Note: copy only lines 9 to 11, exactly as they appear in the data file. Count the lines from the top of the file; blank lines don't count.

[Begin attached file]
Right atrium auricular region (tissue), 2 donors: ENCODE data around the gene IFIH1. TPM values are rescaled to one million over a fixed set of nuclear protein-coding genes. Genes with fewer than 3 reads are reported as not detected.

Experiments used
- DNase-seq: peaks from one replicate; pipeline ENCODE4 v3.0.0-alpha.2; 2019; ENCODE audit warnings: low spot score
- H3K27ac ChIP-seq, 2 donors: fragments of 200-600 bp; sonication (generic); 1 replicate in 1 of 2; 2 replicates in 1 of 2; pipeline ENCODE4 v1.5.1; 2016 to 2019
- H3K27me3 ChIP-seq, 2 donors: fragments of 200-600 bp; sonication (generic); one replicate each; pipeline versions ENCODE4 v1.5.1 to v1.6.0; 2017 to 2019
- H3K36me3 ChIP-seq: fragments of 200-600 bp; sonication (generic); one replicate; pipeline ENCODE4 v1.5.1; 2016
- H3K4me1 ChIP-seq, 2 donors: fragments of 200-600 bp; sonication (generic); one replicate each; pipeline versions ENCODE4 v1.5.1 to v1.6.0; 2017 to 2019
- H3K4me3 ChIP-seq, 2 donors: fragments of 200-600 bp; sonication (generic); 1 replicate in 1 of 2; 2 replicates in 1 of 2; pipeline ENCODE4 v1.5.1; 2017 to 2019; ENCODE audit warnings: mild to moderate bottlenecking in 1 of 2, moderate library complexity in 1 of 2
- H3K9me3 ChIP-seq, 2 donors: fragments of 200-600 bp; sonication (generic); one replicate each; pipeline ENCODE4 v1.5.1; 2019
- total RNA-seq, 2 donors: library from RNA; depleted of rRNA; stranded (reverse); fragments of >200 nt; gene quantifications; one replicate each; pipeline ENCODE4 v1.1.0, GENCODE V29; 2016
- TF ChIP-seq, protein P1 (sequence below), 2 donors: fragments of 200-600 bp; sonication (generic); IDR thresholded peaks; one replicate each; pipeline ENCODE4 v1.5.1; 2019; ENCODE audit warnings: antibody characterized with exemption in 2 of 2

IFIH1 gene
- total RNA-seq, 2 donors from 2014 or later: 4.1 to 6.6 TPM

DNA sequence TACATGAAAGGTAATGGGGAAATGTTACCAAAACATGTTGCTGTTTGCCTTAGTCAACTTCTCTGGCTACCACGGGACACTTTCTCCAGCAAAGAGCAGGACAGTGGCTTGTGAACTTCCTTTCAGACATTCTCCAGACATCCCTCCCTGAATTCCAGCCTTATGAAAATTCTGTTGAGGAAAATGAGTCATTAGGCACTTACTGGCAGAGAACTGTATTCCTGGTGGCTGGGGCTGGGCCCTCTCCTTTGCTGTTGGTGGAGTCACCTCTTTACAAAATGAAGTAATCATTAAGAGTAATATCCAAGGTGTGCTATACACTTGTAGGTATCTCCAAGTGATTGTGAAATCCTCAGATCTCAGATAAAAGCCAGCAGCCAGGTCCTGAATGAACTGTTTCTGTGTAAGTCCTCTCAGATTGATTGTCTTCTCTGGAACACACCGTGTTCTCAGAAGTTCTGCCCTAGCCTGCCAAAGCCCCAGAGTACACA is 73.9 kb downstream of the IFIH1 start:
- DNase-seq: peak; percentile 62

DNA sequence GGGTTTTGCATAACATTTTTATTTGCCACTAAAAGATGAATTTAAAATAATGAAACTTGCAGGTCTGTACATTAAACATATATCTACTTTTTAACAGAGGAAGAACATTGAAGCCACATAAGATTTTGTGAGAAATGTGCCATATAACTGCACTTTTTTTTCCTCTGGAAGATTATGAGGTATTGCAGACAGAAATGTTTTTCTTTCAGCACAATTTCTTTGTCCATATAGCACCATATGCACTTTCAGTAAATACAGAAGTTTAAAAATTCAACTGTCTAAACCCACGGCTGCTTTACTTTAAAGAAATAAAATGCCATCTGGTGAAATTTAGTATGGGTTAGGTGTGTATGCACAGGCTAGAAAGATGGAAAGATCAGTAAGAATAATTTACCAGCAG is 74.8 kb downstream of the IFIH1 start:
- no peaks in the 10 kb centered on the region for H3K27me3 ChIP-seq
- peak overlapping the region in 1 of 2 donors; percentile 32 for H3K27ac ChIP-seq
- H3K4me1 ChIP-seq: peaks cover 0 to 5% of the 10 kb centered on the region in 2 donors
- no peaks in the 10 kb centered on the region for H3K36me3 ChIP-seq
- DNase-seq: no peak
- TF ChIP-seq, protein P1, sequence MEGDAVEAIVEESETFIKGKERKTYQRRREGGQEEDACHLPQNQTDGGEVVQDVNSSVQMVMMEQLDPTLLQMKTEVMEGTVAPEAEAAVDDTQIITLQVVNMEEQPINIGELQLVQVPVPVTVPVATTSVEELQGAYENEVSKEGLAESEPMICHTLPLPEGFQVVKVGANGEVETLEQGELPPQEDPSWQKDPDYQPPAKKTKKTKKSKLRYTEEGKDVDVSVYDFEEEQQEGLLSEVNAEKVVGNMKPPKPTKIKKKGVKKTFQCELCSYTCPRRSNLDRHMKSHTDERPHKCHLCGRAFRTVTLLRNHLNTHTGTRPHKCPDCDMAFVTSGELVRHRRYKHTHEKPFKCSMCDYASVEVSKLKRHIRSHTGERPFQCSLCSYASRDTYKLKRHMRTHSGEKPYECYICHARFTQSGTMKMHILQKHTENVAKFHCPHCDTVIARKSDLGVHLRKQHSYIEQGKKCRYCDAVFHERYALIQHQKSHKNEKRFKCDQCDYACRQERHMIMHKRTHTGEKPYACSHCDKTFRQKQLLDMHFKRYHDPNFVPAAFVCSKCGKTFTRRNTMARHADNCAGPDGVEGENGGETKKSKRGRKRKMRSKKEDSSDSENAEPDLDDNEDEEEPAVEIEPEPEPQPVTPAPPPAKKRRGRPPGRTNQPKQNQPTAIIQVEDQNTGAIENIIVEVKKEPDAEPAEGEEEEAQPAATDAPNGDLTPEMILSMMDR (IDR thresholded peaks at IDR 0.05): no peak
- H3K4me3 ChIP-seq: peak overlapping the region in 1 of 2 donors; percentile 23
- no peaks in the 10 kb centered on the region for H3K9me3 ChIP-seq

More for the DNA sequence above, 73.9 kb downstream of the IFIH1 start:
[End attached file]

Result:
- H3K9me3 ChIP-seq, 2 donors: fragments of 200-600 bp; sonication (generic); one replicate each; pipeline ENCODE4 v1.5.1; 2019
- total RNA-seq, 2 donors: library from RNA; depleted of rRNA; stranded (reverse); fragments of >200 nt; gene quantifications; one replicate each; pipeline ENCODE4 v1.1.0, GENCODE V29; 2016
- TF ChIP-seq, protein P1 (sequence below), 2 donors: fragments of 200-600 bp; sonication (generic); IDR thresholded peaks; one replicate each; pipeline ENCODE4 v1.5.1; 2019; ENCODE audit warnings: antibody characterized with exemption in 2 of 2